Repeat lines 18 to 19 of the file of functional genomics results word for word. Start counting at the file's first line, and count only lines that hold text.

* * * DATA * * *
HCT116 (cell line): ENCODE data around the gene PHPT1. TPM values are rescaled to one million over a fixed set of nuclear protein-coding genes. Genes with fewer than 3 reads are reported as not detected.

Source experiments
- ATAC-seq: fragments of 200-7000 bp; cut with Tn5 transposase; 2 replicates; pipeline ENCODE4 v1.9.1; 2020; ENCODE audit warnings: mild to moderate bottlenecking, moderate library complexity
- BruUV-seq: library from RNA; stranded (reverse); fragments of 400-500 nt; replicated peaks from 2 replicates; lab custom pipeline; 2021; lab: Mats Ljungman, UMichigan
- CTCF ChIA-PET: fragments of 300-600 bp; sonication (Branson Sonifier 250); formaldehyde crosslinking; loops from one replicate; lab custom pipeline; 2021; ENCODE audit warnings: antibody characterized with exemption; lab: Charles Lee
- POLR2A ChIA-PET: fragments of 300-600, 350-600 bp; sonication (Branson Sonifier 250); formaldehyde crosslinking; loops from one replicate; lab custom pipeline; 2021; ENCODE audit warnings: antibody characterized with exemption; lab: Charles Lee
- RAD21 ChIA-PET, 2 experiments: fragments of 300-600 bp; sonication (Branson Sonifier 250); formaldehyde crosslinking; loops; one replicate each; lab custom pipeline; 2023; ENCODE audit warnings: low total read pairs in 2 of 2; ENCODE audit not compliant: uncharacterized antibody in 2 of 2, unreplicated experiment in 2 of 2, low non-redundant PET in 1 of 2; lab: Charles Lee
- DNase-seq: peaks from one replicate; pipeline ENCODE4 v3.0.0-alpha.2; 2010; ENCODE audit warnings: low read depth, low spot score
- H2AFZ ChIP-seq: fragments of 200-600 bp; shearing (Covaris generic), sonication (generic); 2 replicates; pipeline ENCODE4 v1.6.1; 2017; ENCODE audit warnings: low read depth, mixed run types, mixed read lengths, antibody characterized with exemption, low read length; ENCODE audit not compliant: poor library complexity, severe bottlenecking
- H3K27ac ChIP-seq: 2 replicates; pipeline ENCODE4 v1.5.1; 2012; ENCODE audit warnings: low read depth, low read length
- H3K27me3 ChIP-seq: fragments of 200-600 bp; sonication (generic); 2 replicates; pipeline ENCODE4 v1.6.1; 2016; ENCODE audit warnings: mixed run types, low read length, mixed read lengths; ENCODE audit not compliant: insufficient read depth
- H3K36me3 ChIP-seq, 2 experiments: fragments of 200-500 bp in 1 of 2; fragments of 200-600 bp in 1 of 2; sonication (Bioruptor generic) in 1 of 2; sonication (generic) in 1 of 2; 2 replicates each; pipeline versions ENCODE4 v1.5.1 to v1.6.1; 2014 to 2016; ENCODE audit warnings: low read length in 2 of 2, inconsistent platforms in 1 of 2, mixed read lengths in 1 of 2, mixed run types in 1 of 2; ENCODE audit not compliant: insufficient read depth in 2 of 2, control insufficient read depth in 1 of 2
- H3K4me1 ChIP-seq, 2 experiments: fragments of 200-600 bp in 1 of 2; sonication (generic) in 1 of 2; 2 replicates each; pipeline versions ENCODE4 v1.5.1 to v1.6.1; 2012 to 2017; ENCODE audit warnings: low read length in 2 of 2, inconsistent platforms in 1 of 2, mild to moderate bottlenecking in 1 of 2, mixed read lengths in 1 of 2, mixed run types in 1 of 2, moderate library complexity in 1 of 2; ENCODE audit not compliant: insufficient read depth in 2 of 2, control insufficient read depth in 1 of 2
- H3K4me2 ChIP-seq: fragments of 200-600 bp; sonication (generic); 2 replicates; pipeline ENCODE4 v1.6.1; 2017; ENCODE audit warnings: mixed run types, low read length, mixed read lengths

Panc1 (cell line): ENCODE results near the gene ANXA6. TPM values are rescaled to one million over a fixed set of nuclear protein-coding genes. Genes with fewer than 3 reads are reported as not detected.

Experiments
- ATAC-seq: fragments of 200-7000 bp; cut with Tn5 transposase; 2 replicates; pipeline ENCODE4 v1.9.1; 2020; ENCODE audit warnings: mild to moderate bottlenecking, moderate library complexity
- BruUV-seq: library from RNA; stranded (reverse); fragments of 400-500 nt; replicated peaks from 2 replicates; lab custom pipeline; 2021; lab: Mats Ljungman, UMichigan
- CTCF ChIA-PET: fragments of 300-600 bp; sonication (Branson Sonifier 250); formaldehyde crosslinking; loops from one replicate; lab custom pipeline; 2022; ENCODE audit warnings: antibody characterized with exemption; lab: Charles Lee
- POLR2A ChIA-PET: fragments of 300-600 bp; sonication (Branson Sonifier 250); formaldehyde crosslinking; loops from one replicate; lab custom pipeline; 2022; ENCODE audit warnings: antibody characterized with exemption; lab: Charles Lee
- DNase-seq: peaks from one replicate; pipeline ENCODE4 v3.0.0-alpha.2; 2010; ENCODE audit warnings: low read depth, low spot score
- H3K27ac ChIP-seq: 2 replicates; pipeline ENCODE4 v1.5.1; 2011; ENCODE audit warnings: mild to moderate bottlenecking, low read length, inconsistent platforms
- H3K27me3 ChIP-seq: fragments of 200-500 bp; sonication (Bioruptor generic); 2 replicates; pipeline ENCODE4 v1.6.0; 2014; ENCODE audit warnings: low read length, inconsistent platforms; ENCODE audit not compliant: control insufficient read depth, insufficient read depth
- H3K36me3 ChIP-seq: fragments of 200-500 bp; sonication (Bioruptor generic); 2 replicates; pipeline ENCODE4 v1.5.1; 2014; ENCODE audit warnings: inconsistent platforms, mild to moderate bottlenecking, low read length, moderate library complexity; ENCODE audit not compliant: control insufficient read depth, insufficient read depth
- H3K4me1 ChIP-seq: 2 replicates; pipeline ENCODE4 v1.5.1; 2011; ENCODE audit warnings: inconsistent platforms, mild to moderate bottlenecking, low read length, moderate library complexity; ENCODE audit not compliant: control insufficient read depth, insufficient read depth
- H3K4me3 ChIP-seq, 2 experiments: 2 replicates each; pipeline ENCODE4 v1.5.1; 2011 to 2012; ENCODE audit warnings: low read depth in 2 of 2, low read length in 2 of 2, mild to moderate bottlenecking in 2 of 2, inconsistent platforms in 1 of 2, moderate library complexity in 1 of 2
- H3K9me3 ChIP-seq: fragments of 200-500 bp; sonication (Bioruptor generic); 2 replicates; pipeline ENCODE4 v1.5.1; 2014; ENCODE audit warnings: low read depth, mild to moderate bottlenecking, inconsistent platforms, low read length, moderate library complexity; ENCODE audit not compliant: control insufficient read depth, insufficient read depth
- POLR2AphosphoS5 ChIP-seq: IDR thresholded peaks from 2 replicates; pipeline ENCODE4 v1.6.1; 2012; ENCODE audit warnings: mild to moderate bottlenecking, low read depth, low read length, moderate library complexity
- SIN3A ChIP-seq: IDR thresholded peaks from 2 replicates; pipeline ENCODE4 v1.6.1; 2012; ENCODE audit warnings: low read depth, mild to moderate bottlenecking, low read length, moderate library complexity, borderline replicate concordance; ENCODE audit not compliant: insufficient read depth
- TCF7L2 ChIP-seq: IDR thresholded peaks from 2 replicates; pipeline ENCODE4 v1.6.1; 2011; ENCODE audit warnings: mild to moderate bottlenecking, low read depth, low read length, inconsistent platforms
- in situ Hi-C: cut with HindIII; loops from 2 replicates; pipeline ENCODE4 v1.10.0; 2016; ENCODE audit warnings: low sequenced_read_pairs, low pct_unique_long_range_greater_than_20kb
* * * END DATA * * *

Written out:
- BruUV-seq: library from RNA; stranded (reverse); fragments of 400-500 nt; replicated peaks from 2 replicates; lab custom pipeline; 2021; lab: Mats Ljungman, UMichigan
- CTCF ChIA-PET: fragments of 300-600 bp; sonication (Branson Sonifier 250); formaldehyde crosslinking; loops from one replicate; lab custom pipeline; 2022; ENCODE audit warnings: antibody characterized with exemption; lab: Charles Lee